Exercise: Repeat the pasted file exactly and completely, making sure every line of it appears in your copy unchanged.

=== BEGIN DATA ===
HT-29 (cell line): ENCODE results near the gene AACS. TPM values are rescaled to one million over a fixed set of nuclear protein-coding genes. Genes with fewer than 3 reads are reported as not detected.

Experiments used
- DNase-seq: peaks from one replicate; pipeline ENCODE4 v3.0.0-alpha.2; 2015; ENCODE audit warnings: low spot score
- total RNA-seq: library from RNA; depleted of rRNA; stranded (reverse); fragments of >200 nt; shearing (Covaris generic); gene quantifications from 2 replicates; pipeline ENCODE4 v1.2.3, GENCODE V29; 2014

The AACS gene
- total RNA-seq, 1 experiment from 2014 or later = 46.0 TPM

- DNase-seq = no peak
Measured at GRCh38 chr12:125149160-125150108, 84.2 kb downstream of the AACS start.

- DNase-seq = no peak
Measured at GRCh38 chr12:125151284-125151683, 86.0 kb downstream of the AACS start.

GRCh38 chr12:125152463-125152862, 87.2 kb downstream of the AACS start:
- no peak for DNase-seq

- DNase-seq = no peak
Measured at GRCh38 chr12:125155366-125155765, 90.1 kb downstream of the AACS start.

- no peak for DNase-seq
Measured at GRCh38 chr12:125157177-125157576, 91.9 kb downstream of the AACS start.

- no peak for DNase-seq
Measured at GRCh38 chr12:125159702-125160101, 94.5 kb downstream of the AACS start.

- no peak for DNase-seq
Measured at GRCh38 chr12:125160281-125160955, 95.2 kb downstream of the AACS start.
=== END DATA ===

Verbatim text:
HT-29 (cell line): ENCODE results near the gene AACS. TPM values are rescaled to one million over a fixed set of nuclear protein-coding genes. Genes with fewer than 3 reads are reported as not detected.

Experiments used
- DNase-seq: peaks from one replicate; pipeline ENCODE4 v3.0.0-alpha.2; 2015; ENCODE audit warnings: low spot score
- total RNA-seq: library from RNA; depleted of rRNA; stranded (reverse); fragments of >200 nt; shearing (Covaris generic); gene quantifications from 2 replicates; pipeline ENCODE4 v1.2.3, GENCODE V29; 2014

The AACS gene
- total RNA-seq, 1 experiment from 2014 or later = 46.0 TPM

- DNase-seq = no peak
Measured at GRCh38 chr12:125149160-125150108, 84.2 kb downstream of the AACS start.

- DNase-seq = no peak
Measured at GRCh38 chr12:125151284-125151683, 86.0 kb downstream of the AACS start.

GRCh38 chr12:125152463-125152862, 87.2 kb downstream of the AACS start:
- no peak for DNase-seq

- DNase-seq = no peak
Measured at GRCh38 chr12:125155366-125155765, 90.1 kb downstream of the AACS start.

- no peak for DNase-seq
Measured at GRCh38 chr12:125157177-125157576, 91.9 kb downstream of the AACS start.

- no peak for DNase-seq
Measured at GRCh38 chr12:125159702-125160101, 94.5 kb downstream of the AACS start.

- no peak for DNase-seq
Measured at GRCh38 chr12:125160281-125160955, 95.2 kb downstream of the AACS start.